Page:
Language model 110 provides a set of likelihoods that a particular sequence of words will appear in the language of interest. In many embodiments, the language model is based on a speaker-independent database such as the North American Business News (NAB), which is described in greater detail in a publication entitled CSR-III Text Language Model, University of Penn., 1994. The language model may be a context-free grammar or a statistical N-gram model such as a trigram. In one embodiment, the language model is a compact trigram model that determines the probability of a sequence of words based on the combined probabilities of three-word segments of the sequence.
Based on the acoustic model, the language model, and the lexicon, search engine 106 generates an acoustic score and a language score for a set of words. Search engine 106 then selects the most probable sequence of words and/or noises, which it provides at its output along with the acoustic scores and language scores associated with those words and/or noises. Since this process is able to identify one or more noises in the input signal, it is considered a first level or tier of noise rejection.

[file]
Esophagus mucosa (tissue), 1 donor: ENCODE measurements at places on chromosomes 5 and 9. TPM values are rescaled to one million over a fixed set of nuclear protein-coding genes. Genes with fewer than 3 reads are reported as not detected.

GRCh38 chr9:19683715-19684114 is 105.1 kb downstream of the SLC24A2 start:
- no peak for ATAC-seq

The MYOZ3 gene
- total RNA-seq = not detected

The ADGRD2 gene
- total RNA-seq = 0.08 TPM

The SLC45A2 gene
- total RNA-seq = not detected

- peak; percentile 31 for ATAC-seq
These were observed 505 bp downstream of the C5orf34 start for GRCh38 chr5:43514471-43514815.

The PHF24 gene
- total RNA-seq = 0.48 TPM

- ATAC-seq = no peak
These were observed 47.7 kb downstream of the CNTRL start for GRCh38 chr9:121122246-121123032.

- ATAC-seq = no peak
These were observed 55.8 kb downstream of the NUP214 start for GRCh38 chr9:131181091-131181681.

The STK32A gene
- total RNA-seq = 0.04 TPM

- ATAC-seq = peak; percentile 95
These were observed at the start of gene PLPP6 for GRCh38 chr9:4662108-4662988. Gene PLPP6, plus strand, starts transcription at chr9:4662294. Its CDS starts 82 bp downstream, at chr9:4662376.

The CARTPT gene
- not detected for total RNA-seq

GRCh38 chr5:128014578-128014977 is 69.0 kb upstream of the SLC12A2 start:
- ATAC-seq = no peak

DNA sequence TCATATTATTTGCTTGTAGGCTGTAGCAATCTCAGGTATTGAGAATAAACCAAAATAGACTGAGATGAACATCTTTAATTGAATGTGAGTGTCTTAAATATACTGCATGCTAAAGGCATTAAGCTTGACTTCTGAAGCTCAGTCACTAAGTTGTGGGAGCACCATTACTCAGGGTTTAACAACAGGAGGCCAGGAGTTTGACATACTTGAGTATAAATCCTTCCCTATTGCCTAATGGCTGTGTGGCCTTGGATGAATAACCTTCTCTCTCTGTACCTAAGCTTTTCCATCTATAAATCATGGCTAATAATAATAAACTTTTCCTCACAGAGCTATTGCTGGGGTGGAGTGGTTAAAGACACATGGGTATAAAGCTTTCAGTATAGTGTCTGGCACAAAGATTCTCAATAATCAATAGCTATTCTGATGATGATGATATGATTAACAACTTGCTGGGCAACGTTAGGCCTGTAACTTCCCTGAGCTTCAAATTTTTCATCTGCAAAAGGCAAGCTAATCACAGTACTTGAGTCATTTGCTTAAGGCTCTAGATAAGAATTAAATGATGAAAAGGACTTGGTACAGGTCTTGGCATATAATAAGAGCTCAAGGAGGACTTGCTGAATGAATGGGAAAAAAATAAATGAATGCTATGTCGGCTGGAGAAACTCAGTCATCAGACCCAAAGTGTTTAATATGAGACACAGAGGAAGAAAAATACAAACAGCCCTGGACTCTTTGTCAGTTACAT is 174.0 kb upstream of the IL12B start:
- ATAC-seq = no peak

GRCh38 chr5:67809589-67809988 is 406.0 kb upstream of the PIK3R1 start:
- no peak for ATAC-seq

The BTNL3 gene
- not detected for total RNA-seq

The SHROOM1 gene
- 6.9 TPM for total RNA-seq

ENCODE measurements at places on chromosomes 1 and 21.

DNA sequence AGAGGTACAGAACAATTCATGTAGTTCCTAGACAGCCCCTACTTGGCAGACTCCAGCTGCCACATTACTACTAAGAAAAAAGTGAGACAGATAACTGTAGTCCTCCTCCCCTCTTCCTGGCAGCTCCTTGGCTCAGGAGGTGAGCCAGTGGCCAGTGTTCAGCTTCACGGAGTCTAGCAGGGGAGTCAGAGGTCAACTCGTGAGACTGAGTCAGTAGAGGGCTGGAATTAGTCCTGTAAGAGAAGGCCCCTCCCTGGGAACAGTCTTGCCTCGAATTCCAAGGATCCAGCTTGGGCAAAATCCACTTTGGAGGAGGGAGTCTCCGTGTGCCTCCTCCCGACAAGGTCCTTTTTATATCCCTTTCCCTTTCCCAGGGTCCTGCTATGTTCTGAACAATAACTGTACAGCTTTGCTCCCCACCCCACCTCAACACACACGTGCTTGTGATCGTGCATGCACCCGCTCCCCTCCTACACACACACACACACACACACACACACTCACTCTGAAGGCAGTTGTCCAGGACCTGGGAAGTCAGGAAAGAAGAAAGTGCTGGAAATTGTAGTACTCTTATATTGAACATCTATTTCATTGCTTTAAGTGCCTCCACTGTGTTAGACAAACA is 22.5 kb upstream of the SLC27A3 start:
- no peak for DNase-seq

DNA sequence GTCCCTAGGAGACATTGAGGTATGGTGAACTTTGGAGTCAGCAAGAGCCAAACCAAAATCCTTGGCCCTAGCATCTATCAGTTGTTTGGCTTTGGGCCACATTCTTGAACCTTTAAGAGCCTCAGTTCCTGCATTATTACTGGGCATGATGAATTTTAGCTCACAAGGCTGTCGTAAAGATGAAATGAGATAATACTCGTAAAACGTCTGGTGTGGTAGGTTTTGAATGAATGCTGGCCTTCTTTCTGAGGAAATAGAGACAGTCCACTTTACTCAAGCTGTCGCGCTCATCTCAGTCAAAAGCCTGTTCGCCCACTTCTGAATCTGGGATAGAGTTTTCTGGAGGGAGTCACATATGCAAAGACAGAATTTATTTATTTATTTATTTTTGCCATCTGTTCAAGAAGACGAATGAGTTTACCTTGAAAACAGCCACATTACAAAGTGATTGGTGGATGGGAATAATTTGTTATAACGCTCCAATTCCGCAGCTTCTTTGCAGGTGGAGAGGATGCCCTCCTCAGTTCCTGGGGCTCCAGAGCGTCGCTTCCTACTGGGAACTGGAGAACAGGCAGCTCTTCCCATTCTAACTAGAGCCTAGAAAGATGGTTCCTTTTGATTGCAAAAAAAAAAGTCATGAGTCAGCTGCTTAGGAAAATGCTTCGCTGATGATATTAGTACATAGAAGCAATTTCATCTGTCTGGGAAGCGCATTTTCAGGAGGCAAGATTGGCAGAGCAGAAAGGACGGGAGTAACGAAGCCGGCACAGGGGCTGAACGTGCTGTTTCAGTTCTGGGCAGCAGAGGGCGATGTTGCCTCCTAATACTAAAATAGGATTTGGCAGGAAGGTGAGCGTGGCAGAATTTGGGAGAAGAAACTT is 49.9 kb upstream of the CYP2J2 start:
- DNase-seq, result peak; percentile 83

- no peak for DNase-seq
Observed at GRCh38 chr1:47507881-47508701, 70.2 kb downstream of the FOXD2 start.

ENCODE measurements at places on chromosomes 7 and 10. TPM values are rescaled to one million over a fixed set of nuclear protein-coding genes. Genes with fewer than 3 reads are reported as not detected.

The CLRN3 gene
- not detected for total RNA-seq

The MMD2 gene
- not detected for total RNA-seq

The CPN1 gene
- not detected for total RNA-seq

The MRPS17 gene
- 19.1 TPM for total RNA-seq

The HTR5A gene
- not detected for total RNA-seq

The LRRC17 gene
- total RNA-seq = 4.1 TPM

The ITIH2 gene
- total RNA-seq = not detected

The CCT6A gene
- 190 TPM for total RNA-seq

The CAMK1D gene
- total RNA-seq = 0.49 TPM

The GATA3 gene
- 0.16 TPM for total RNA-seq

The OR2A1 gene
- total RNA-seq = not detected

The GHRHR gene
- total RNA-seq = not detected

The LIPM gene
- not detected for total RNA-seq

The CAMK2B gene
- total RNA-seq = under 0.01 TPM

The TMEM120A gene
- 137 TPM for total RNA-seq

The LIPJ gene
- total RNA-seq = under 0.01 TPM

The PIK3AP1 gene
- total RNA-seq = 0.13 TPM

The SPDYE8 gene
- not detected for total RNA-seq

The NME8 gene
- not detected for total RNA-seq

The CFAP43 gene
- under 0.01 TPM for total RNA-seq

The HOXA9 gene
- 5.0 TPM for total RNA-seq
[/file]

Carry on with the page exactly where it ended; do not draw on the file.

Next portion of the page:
In one embodiment, search engine 106 uses a pronunciation prefix tree to form a single pass decoder. The sharing in the tree can eliminate redundant computations for different words with the same prefix in pronunciation. In this embodiment, look ahead is also used for efficient pruning of the search space.
The most probable sequence of hypothesis words and/or noises and the acoustic and language scores associated with those words and noises are provided to confidence measure module 114, which also receives the feature vectors produced by feature extractor 104.
In confidence measure modules of the prior art, a confidence measure is determined for each word identified by the search engine by using a secondary acoustic model such as secondary acoustic model 116. Examples of such a secondary acoustic model include “filler” models.
A filler model consists of a fully connected sub-word network such as a fully connected phone network. A filler sub-word model differs from the acoustic models used by the search engine in that the filler model is not limited to terms and noises found in a lexicon. Under a filler model, any grouping of sub-words is possible, even if the grouping does not form a word or noise from the lexicon. Filler models may be context-dependent or context-independent and may be searched using a Viterbi beam search.